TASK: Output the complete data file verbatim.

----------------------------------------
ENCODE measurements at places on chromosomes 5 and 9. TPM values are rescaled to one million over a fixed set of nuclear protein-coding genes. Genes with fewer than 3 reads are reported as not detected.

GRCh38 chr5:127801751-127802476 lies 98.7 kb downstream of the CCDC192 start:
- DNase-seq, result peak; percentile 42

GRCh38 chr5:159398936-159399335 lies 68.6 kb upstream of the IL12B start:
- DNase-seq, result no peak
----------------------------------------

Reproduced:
ENCODE measurements at places on chromosomes 5 and 9. TPM values are rescaled to one million over a fixed set of nuclear protein-coding genes. Genes with fewer than 3 reads are reported as not detected.

GRCh38 chr5:127801751-127802476 lies 98.7 kb downstream of the CCDC192 start:
- DNase-seq, result peak; percentile 42

GRCh38 chr5:159398936-159399335 lies 68.6 kb upstream of the IL12B start:
- DNase-seq, result no peak